JACKSON, Miss. - Still in the middle of his own settlement talks with State Farm Insurance Co., Mississippi Attorney General Jim Hood said he wasn't surprised by Thursday's verdict and Friday's punitive damages amount in a federal lawsuit against the insurance company, which he then referred to as a "robber baron."
He also said that if a settlement isn't reached soon, Mississippi's Congressmen will start pushing national insurance reform.
Thursday, U.S. District Judge L.T. Senter took a couple's case against State Farm out of the jurors' hands by ruling himself that State Farm is liable for $223,292 in damage caused by Hurricane Katrina to the Biloxi home of Norman and Genevieve Broussard.
Friday, the jury got involved by awarding the Broussards the maximum amount of punitive damages: $2.5 million.
"This ruling did not surprise me," said Hood, who has reportedly been getting closer to settling his own lawsuit against State Farm. Hood is also suing four other insurance companies.
"Our learned Judge Senter read the law and applied it," Hood said. "His ruling reflects what we have been saying all along."
Senter ruled that State Farm had no basis to deny the Broussards' claim and gave the jury a bad-faith instruction, which resulted in the maximum amount being awarded.
Senter seemed aware of the disquiet his ruling would create. He ordered a recess immediately after delivering it to give attorneys "time to get over the shock."
The ruling is a setback for Mississippi's gulf-coast home insurers, as they were likely expecting Senter to be more accommodating to insurers given previous rulings. Others in Louisiana, widely expected to be the next target of class-action suits against insurers, could be getting nervous.
The ruling is seen as a huge victory for Hood, who can now point to it in his own settlement talks with State Farm.
Hood's class-action suit claimed five insurance companies -- State Farm, Allstate, Nationwide, Farm Bureau and USAA -- were to blame for the flooding that destroyed billions of dollars worth of property. The companies argued that protection against flooding was not included in their policies but by federal flood insurance.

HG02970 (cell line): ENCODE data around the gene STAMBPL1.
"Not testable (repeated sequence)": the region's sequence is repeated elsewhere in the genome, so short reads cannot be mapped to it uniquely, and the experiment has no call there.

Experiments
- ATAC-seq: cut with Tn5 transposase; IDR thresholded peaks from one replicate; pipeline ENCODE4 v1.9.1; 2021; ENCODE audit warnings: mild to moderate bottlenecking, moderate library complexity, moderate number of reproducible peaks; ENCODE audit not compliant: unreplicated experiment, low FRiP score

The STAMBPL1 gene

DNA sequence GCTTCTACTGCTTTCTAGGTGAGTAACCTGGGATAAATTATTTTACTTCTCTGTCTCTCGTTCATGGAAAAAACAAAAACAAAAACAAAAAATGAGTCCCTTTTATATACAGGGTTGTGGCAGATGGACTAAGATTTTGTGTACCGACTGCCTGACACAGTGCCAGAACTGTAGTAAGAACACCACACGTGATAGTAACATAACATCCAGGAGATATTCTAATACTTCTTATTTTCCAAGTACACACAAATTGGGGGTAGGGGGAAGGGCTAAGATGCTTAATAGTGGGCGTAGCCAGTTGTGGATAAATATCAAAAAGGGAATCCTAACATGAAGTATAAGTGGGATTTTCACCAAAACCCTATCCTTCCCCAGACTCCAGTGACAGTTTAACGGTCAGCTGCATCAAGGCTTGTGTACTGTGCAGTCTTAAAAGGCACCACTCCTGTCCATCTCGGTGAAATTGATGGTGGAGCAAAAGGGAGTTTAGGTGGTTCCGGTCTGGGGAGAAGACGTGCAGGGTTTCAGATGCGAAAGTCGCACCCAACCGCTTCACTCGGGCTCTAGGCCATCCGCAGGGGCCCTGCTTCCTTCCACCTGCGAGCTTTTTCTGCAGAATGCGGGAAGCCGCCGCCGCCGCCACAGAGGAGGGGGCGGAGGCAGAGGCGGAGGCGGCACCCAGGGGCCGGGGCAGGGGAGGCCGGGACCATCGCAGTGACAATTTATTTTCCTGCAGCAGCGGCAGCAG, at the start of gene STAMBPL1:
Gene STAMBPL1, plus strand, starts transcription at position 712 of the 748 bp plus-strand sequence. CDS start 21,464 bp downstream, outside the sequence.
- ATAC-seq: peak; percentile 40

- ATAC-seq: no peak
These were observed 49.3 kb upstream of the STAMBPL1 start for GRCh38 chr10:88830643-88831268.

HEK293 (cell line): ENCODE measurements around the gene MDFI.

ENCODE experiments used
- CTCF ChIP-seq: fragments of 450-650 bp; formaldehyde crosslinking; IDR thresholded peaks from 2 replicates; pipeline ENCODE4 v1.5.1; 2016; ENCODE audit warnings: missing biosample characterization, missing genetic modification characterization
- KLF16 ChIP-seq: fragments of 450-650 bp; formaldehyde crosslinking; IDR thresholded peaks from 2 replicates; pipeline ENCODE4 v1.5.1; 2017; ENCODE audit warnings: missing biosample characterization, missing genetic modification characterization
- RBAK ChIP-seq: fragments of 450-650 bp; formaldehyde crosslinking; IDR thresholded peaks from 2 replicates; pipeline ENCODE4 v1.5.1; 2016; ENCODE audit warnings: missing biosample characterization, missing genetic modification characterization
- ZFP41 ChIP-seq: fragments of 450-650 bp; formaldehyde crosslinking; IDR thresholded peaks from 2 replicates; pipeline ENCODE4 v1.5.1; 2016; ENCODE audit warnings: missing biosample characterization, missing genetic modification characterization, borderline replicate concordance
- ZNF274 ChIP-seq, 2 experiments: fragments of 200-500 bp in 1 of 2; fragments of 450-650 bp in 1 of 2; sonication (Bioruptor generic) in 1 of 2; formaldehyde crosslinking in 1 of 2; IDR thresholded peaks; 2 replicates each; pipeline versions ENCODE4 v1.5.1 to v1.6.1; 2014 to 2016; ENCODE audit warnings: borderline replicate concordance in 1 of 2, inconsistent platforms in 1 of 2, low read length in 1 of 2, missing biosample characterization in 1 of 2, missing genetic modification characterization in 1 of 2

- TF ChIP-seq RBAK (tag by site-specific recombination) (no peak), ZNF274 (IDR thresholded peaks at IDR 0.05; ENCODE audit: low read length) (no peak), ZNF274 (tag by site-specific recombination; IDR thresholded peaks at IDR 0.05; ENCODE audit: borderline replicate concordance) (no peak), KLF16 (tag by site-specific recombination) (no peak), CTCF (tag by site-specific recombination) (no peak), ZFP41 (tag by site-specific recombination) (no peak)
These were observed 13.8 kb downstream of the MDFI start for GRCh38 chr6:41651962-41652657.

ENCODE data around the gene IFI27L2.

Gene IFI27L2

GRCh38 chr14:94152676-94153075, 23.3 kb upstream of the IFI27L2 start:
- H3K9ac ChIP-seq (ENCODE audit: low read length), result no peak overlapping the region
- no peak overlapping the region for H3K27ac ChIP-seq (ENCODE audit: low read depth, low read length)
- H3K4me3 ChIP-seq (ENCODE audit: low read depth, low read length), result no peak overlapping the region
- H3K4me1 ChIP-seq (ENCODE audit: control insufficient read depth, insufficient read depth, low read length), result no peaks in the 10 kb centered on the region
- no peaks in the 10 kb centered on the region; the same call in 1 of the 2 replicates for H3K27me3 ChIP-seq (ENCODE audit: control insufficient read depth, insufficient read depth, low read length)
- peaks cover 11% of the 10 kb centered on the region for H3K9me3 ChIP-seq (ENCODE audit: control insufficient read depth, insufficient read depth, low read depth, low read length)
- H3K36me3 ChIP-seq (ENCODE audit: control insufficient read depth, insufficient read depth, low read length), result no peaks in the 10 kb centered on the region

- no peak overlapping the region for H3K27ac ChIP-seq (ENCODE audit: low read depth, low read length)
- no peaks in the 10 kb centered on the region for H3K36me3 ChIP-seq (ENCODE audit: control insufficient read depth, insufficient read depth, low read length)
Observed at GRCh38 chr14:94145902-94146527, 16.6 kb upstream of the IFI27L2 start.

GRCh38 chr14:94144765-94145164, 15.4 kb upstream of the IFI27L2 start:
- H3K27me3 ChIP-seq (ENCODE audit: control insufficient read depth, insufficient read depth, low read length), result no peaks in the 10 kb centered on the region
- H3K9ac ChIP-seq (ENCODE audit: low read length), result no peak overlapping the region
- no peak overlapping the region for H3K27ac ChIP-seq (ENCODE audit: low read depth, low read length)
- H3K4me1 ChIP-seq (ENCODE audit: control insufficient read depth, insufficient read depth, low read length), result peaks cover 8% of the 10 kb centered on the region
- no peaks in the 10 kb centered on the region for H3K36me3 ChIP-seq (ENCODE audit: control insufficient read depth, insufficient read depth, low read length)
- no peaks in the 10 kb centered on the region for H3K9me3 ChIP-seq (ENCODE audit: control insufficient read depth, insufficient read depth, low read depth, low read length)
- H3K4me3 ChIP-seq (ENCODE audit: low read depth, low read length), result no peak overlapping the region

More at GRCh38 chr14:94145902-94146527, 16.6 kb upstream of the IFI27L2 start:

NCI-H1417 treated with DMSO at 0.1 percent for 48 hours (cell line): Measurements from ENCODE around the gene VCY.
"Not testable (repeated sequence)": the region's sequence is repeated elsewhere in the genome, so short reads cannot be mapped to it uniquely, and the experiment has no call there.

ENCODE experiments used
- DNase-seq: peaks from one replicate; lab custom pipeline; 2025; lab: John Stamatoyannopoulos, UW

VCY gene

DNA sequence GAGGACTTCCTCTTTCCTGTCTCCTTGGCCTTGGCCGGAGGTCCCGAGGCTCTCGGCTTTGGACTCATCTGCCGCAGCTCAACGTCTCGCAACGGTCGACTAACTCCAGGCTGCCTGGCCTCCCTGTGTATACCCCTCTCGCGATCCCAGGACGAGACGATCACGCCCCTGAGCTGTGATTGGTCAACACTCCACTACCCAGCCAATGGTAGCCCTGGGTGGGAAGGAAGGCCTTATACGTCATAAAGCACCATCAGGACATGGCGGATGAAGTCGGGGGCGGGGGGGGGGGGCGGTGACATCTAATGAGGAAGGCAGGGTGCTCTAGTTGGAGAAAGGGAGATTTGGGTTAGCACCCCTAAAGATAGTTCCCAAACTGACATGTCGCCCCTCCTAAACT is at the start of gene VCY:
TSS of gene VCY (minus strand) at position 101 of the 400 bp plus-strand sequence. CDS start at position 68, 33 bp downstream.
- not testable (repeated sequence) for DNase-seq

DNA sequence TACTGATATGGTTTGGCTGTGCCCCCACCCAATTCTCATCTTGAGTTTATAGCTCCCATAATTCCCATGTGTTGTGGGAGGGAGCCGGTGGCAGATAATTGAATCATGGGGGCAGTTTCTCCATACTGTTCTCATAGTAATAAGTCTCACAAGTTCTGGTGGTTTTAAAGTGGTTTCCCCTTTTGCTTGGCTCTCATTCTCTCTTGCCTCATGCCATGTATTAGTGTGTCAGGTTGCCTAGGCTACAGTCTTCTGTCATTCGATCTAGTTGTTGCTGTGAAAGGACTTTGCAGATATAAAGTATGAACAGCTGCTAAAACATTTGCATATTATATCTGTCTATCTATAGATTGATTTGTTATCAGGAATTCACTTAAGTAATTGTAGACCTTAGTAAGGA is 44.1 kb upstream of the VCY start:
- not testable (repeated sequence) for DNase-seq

Senter didn't agree, though, and remanded the case back to a state court. Afterward, Hood asked citizens to call their insurance companies and suggest a settlement.
Hood said that he hopes that his opponents "will come to their senses and reach a settlement agreement."
"However," he added, "if they continue with their 'robber baron' mentality, I think that Congressmen (Gene) Taylor and (Bennie) Thompson and Sen. (Trent) Lott will see to it that we have national insurance reform."
Lott has his own personal lawsuit against State Farm for wind damage done to his beachfront home.
"Robber baron" is defined as "a ruthlessly powerful U.S. capitalist or industrialist of the late 19th century considered to have become wealthy by exploiting natural resources, corrupting legislators, or other unethical means."
It isn't the first time Hood has used an unorthodox method to settle the class-action suit. In late December, he urged citizens to call their insurance companies and push for a settlement.
The suit was filed only a few weeks after Hurricane Katrina hit the area. Some criticized Hood for a "sue-first, ask-questions-later" mentality.
Despite being yesterday's loser in the case, State Farm may be breathing a sigh of relief. The insurer is very close to reaching a settlement with Hood in 639 lawsuits against it in Mississippi. The settlement would cost the insurer $80 million or around $125,000 per homeowner - significantly less than yesterday's $223,000 ruling.
Insurance lawyer Randy Maniloff called Senter's ruling a "huge verdict" for homeowners but also noted: "That settlement is looking awfully good for State Farm now."
Rob Luke contributed to this report.